Table of Contents
Table of Contents
- The age to receive full Social Security retirement benefits depends on the year you were born. The longer you wait to claim benefits, the more they can increase.
- For those born before 1943, the full retirement age is 65. But for people born from 1943 to 1954, the full retirement age is 66.
- If you were born from 1955 to 1959, the full retirement age gradually increases from 66 to almost 67. For anyone born in 1960 or after, full retirement benefits are payable at age 67.
As you consider your plans for retirement, do you find yourself wondering what is the full retirement age for Social Security? You're definitely not alone.
The answer is important. When preparing for retirement, understanding the timing considerations around claiming your Social Security benefit is essential. And because every person's financial picture and life expectancy are not the same, it's equally critical to learn how the rules and benefits of Social Security apply to you.
What Is the Full Retirement Age for Social Security?
The age to receive full Social Security retirement benefits depends on the year you were born.1 For those born before 1943, the full retirement age is 65. But for people born from 1943 to 1954, the full retirement age is 66. If you were born from 1955 to 1959, the full retirement age gradually increases from 66 to almost 67. For anyone born in 1960 or after, full retirement benefits are payable at age 67.
When Can You Claim Social Security Benefits?
The longer you wait to claim benefits, the more they can increase. There are three general options for claiming retirement benefits from Social Security:
- Early retirement age. You can claim Social Security retirement benefits as early as age 62. However, your benefits will be reduced if you take them before your full retirement age.
- Full retirement age. This is the age you can start receiving your full retirement benefit amount, depending on your birth year.
- Delayed retirement age. Your retirement benefit amount will increase by 8% for each year after full retirement age up to age 70, after which there is no incentive to delay benefits longer.
What Is the Best Time to Claim Social Security Benefits?
For some individuals, it makes the most sense to wait until full retirement age to claim Social Security benefits. But people also have the option of claiming benefits early, or they may wait to receive delayed benefits after their full retirement age has passed.
There are multiple factors that can help you determine the best timing to claim Social Security benefits:
- Work status. If you plan to continue working up to or past retirement age, you may not need to take Social Security benefits early. Also, depending upon your income level and age, you may be taxed on Social Security benefits or receive a reduced amount if you are still working in retirement.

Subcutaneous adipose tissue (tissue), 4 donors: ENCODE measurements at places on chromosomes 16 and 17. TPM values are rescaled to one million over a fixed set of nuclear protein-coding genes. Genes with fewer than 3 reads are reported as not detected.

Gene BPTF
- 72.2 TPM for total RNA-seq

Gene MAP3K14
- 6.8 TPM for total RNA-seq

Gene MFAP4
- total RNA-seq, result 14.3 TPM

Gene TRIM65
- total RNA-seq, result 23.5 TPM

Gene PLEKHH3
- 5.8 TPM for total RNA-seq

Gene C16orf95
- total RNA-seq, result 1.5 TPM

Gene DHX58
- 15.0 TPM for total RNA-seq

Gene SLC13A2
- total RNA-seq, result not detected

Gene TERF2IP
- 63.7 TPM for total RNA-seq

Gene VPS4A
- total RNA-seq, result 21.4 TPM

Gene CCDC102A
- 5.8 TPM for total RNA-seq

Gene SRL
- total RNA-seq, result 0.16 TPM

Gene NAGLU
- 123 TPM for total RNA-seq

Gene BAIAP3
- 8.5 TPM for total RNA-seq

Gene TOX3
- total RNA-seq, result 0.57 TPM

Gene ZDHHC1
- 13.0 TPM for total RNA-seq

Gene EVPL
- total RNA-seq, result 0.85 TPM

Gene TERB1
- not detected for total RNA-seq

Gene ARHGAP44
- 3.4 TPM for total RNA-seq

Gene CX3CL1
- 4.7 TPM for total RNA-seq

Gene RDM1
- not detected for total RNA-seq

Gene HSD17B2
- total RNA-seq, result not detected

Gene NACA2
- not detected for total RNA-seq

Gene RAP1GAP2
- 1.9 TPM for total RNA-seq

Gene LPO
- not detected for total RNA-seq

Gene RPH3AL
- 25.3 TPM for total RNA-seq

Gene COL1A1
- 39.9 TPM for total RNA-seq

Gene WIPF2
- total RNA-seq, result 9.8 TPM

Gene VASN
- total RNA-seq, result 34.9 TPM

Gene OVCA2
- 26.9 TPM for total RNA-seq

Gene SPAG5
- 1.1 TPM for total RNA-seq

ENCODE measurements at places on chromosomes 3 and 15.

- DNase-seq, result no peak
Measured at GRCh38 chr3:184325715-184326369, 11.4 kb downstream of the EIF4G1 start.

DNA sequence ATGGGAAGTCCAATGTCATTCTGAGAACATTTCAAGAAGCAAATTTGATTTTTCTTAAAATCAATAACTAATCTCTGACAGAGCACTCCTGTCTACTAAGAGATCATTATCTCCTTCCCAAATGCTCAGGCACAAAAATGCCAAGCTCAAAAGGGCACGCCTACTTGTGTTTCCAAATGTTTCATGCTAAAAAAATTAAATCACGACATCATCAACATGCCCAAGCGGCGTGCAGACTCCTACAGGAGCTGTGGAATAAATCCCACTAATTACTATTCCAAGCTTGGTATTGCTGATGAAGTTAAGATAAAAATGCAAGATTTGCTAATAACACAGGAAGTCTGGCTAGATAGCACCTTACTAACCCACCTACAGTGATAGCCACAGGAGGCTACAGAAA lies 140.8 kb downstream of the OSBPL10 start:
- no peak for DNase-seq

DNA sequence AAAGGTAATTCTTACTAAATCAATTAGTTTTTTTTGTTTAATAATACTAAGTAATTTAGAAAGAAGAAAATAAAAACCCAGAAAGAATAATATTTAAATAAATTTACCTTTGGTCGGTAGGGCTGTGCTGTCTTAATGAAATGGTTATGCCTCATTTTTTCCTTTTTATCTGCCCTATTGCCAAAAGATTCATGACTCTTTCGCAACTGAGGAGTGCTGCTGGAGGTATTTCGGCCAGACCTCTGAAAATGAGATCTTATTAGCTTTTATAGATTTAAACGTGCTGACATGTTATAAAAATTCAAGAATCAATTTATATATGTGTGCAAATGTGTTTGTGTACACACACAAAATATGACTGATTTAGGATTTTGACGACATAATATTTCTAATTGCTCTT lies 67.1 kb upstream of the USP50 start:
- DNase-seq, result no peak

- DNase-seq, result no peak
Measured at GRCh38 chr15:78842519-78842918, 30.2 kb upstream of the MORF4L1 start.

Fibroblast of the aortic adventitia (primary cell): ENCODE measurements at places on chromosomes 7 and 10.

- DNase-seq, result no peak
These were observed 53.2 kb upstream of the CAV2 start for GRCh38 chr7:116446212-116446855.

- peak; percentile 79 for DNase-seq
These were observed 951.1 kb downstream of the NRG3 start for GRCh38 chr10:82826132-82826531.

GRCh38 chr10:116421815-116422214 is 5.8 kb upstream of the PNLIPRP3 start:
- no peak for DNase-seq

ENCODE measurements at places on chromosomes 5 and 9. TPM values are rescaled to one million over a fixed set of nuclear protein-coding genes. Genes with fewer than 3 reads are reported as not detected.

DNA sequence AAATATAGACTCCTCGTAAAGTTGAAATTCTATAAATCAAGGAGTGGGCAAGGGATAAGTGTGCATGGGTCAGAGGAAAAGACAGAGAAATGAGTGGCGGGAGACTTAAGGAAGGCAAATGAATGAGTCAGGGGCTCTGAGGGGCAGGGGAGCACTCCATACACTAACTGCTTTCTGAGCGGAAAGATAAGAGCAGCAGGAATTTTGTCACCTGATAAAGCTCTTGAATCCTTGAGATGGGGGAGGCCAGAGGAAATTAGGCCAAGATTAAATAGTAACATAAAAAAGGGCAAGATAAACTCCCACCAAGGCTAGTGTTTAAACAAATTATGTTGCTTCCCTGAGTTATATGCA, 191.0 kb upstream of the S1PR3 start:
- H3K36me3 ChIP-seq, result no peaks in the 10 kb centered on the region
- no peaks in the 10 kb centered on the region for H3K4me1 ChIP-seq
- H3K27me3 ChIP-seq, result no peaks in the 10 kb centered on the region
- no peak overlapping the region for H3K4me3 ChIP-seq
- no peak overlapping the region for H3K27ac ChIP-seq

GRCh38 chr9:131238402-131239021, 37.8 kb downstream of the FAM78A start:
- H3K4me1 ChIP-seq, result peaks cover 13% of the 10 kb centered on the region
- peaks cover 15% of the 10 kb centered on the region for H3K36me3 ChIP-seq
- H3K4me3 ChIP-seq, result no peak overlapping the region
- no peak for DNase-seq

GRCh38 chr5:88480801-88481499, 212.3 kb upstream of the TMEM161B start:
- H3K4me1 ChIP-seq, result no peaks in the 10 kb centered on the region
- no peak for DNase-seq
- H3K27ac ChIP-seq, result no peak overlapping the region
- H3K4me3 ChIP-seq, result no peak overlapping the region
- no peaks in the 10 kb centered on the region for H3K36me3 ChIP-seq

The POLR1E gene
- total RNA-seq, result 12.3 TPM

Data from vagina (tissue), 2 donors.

- Military status. Retired military service members can receive both their military pension and Social Security benefits. This may make it possible for some service members to delay receiving benefits until later.
- Marital status. Depending upon certain factors, such as the earnings of each spouse and if other dependents are living in the home, it may make sense for some individuals to take spousal benefits.2
- State of residence. Taxation is a key factor in retirement planning. The states that tax some or all Social Security benefits include Colorado, Connecticut, Kansas, Minnesota, Missouri, Montana, Nebraska, New Mexico, Rhode Island, Utah, Vermont and West Virginia.3 Most other states do not tax Social Security benefits.
- Employer-sponsored benefits. If you qualify to receive a pension from your employer, this supplemental income may influence the age you choose to claim Social Security benefits.
- Retirement savings. Consider your claiming decision in the context of your entire retirement savings situation. For example, a healthy 401(k) plan or individual retirement account (IRA) balance may give you confidence to begin taking your Social Security benefit.
- Health and life expectancy. The greater your health and life expectancy, the more it generally makes sense to delay Social Security until at least full retirement age or later. This is because a higher benefit amount can help stretch savings and investments.
The Bottom Line
The full retirement age for Social Security benefits depends on the year you were born, but it ranges from age 65 to age 67. Some people choose early benefits at age 62 while others wait until after full retirement age (up to age 70) when benefits are higher.
Each person's case is unique, and retirement planning includes many different variables. For this reason, working with a financial professional can help to make the right plan that works best for your situation.
- Learn about retirement benefits. Social Security Administration. https://www.ssa.gov/benefits/retirement/learn.html.
- Benefits for spouses. Social Security Administration. https://www.ssa.gov/benefits/retirement/planner/applying7.html.
- Which states tax Social Security benefits? AARP. https://www.aarp.org/retirement/social-security/questions-answers/which-states-do-not-tax-social-security-benefits.html.